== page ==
What is Cognitive Behavioural Therapy (CBT)?

Cognitive Behavioural Therapy or CBT is a talk therapy that can help you to understand the link between how you think, how you feel and how you behave as a result of your thoughts. We all have our own unique ways of interpreting and reacting to our experiences. Some of our inner processes are positive […]

What is Cognitive Behavioural Therapy (CBT)?

By Sue Bennett

Cognitive Behavioural Therapy or CBT is a talk therapy that can help you to understand the link between how you think, how you feel and how you behave as a result of your thoughts. We all have our own unique ways of interpreting and reacting to our experiences. Some of our inner processes are positive and some are negative. CBT is a proven psychological treatment that can help you to reprogram the thought patterns that are keeping you stuck. In restructuring the thoughts that interpret your experiences CBT can work to enable a positive change in the quality of your life, choices and inner dialogue.

How can CBT help me?

CBT can give you clarity on how your problems began and the mental and emotional tools to respond to them differently. This can  lessen the emotional charge of trigger problems and help you with the opportunity to redirect yourself towards positive action and improved experiences. CBT is a flexible treatment that will help you within your own unique set of circumstances to overcome and manage the effects of a wide range of resulting issues that may include:

– depression
– anxiety and panic attacks
– low self-esteem
– borderline personality disorder
– obsessive compulsive disorder (OCD)
– post-traumatic stress disorder (PTSD)
– sleep problems and insomnia
– eating disorders
– phobias
– psychosis
– schizophrenia
– anger problems
– drug or alcohol problems
– sexual and relationship problems
– CBT can also help to manage problems and conditions such as chronic fatigue and chronic pain.

What will happen during a CBT session?

You will meet with a therapist and talk confidentially about what is causing you distress and problems in your life.  The therapist will listen and ask directed questions that are designed to help you to identify the underlying thought processes and attached emotions that may be keeping you in a cycle of negative experiences and emotions.  Together you will work through a number of different exercises and worksheets so that you can learn new ways of thinking about situations and emotions.  You will also be given worksheets and questionnaires to complete at home in between sessions.  These worksheets will ensure that you have absorbed and understood these new thought processes effectively, and they aim to support you in becoming an independent, empowered and positive thinker after your course of CBT therapy is complete.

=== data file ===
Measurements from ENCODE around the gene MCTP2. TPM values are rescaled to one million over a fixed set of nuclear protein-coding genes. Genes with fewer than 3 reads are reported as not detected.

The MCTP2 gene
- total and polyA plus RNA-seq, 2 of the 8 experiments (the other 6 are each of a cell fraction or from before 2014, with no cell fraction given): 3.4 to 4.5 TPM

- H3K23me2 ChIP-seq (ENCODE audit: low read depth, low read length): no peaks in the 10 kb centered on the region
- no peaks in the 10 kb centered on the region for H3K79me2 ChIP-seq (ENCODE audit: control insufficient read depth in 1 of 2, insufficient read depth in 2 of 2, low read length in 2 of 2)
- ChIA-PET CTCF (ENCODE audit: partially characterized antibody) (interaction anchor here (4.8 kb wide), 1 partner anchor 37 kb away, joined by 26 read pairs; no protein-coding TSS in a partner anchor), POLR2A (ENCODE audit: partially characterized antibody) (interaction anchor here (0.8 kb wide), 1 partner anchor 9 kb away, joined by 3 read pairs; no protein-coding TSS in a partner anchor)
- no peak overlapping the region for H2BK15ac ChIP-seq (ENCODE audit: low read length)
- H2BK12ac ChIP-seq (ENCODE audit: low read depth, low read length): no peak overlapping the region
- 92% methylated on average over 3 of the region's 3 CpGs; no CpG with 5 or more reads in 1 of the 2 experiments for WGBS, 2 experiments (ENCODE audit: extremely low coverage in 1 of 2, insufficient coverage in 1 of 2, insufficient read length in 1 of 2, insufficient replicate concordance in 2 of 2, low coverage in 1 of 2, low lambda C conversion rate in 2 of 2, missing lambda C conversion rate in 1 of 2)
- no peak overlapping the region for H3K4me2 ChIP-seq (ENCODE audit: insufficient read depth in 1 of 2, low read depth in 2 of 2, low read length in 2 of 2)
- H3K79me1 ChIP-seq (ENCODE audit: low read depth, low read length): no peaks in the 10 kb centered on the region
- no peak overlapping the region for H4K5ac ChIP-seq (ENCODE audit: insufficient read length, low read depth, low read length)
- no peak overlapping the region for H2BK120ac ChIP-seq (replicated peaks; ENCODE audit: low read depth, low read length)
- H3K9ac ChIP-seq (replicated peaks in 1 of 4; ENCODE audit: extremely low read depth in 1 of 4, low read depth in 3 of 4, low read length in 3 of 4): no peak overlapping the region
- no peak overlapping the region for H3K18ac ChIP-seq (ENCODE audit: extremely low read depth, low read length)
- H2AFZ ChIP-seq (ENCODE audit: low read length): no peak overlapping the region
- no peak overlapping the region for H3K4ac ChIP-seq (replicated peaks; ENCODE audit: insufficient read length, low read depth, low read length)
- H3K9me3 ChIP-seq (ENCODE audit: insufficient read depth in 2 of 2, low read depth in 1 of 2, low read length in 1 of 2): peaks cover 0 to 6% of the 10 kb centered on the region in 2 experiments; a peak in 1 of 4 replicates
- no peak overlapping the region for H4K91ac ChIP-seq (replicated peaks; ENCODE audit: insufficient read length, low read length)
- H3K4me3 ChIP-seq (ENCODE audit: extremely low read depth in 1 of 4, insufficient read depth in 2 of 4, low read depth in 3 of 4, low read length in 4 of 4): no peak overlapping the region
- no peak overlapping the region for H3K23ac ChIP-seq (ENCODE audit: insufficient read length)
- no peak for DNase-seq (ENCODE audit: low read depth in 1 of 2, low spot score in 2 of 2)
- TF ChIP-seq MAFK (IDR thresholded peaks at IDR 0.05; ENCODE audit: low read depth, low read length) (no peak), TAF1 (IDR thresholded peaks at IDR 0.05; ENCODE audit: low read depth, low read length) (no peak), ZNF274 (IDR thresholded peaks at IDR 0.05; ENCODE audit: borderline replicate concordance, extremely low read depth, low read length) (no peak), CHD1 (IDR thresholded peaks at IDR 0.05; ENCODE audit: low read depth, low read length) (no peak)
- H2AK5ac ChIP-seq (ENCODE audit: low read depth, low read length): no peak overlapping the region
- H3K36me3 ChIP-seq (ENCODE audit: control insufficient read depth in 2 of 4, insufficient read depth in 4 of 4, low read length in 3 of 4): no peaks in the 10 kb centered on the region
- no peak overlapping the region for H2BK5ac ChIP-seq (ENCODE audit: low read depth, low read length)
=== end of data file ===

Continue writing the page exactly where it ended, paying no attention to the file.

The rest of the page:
How can I access CBT?

You can access CBT for free through a referral from your GP, organisations such as CAMHS, or in many cases by referring yourself to community based mental health support services such as those listed on our ‘Find Help’ map or via Youth Access.

You may also opt to find a CBT therapist privately for a set fee per session.  The BABCP, BACP and BPS have geographical search engines that will help you to locate an officially accredited CBT therapist near you.  If you are at school, college or university you may be able to access a free voluntary service and can ask your personal tutor, guidance counsellor or student union to guide you towards help.

Distance and computerised CBT sessions are also available online.  Beating the Blues requires a referral from your GP, or you can self-refer to websites such as Moodgym or Fear Fighter for a fee.  CBT self-help books may also be useful if you feel you feel the problem is not too severe and you are able to manage it independently.

Recommended self-help reading for young people from the Royal College of Psychiatrists:

Getting through it with CBT: a young person’s guide by Claire Holdaway

Getting through depression with CBT: a young person’s guide by Louise Dalton

Getting through Anxiety with CBT: A young person’s guide by Ben Gurney-Smith

Breaking free from OCD: a CBT guide for young people and their families by Jo Derisley

 

Illustration Credit

‘Counselling for social anxiety disorder, illustration’ by Jasmine Parker. Credit: Jasmine ParkerCC BY-NC

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